England Stories and Tips

Getting the Most out of the Heritage Open Days

One of my favourite events in the year is the annual Heritage Open Days. This event – or should I say these events since there are many – take place during September, running on Thursday, Friday, Saturday and Sunday with something to appeal to almost everyone around England. Slightly different dates and organisations cover the other constituent countries of the UK and London usually gets its own dates but I’m in Northamptonshire, so I attend the English HODs.


Heritage properties across the country throw open their doors to visitors, free of charge during the HODs. Some are very old, historic buildings, many much more modern. All have something special about them. Some are places you can see any time of the year by just walking in off the street, others are fee-paying attractions handled by the National Trust or English Heritage, and some – such as Northampton’s fabulous town hall – only open on the HODs. One year I went to a place that was a nursery school where they told me that opening for the HODs was a condition of their listed building status and that they never open to the public at any other time. If you want to get in to these places and nose around, you need to take advantage of the opportunity when it strikes. Even if you visit a place that’s always open, you may well find they’re making a special effort to make the HODs special so it’s still worth a look.


I first discovered the HODs about 4 years ago and for the next couple of years I ran around like a headless chicken doing everything I could to see the maximum number of places. This year, for the first time, the HODs fell on the weekend when my husband wasn’t working so I didn’t have to do it all on my own. We decided to keep things simple and head into the town centre rather than driving all over the countryside since the weather was looking a bit gloomy and we didn’t want to get caught in the middle of nowhere in a downpour.


The best way to prepare for the HODs is to check the website really carefully – it’s www.heritageopendays.co.uk – and get all the details. Many of the properties taking part do not open every day. Some require pre-booking and will not accept anyone who shows up on the day. Some have varied restrictions on family groups or may not be suitable for wheelchair users or people who are not too good on their feet. Others may have just a few limited start times for their activities. Take the time to check and it will help avoid disappointment. Pick the things you most want to do then look at the map and work out if you can realistically cover them all in one day. If you can’t, create a plan to guide you through your visits. One year I got through five properties in an afternoon and travelled about 40 miles between them all. I don’t recommend that or your head may well be spinning by the time you finish.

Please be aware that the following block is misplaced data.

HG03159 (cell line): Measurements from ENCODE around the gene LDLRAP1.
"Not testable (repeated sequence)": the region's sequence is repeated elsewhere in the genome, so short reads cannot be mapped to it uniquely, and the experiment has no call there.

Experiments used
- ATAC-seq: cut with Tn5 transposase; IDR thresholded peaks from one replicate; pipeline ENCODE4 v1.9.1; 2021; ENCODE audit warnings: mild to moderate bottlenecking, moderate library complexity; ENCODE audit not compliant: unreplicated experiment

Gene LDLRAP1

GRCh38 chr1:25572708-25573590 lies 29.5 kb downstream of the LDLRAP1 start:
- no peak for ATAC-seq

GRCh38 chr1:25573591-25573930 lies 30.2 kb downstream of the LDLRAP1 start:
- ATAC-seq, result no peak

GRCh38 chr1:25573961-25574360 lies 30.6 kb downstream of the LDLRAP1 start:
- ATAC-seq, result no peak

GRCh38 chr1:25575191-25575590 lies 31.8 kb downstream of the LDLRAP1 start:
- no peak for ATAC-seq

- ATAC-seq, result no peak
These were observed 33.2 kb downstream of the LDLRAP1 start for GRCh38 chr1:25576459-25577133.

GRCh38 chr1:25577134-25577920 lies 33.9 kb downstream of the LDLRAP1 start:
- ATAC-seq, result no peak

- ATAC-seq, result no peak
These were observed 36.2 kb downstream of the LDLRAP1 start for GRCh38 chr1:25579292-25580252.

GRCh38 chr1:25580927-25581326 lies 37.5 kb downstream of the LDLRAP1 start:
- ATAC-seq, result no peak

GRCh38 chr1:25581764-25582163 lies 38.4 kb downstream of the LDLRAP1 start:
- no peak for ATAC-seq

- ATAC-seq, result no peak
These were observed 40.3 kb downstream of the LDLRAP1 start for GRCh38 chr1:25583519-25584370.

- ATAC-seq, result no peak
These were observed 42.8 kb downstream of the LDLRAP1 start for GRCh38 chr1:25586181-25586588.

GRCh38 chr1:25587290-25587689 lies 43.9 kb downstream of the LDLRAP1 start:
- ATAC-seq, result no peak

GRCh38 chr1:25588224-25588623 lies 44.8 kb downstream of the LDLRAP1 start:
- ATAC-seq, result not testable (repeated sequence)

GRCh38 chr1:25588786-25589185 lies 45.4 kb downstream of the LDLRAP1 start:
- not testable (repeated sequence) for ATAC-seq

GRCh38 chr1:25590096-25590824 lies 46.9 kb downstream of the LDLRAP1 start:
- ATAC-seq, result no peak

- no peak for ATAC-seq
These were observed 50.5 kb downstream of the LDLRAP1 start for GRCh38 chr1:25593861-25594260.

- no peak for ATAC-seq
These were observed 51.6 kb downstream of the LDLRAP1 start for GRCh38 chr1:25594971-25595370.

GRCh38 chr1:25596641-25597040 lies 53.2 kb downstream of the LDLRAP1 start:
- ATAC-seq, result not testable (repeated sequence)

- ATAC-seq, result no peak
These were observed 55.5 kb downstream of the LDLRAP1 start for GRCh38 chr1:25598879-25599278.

Food and drink are a key part of heritage tourism and one of the few ways that the properties taking part can earn a little bit of money from the event. When we’re planning a day of visiting places that charge entry, my husband usually makes us a packed lunch to take with us, but when the HODs are free, I like to make sure we spend a bit of money on teas and coffees and the obligatory cream scone.


Find a pair of comfy shoes – you don’t want to have to stop early because your feet are aching and there’ s nothing like standing around being talked at to make feet ache. Wear comfortable clothes – just because you’re visiting a grand property, doesn’t mean you have to dress up as if you’d been invited for tea with the lady of the manner. Make sure your clothes are appropriate to the weather but be prepared for change. Mid September can be gloriously sunny or can rain like Noah needs to start building. So sunblock and a waterproof are both a good idea. I’d suggest to pop a paperback or your Kindle in your bag in case you’re left with a long gap before a tour starts and need to keep yourself amused. If you plan to come home and write about what you saw for Igougo, you might want to take a notebook and you’ll probably want to take your camera. Make sure it’s charged up and you’ve got a spare pen before you leave home.


After we failed to get into the church which was top of my ‘must visit’ list, thanks to the vicar booking a wedding in the middle of the Saturday afternoon (the busiest time for the HODs) and ‘forgetting’ that half of Northampton would be coming to look around, we gave up and headed into the town centre where we knew we’d find lots to look at. We didn’t cover as many places as we expected after the tour of the old Art Deco cinema that’s now the home of the Jesus Centre took a lot longer than we expected. Many places close at 4 pm so don’t be too lazy and not set out until after lunch like we did. And remember when you’re making your shortlist that there’s nothing to stop you going back on Sunday to catch up on anything you missed on your first day.


If you are lucky enough to find yourself in England in September, I highly recommend checking the dates for the HODs. They can save you a small fortune on National Trust entry fees and offer you fascinating insights into the country’s past.

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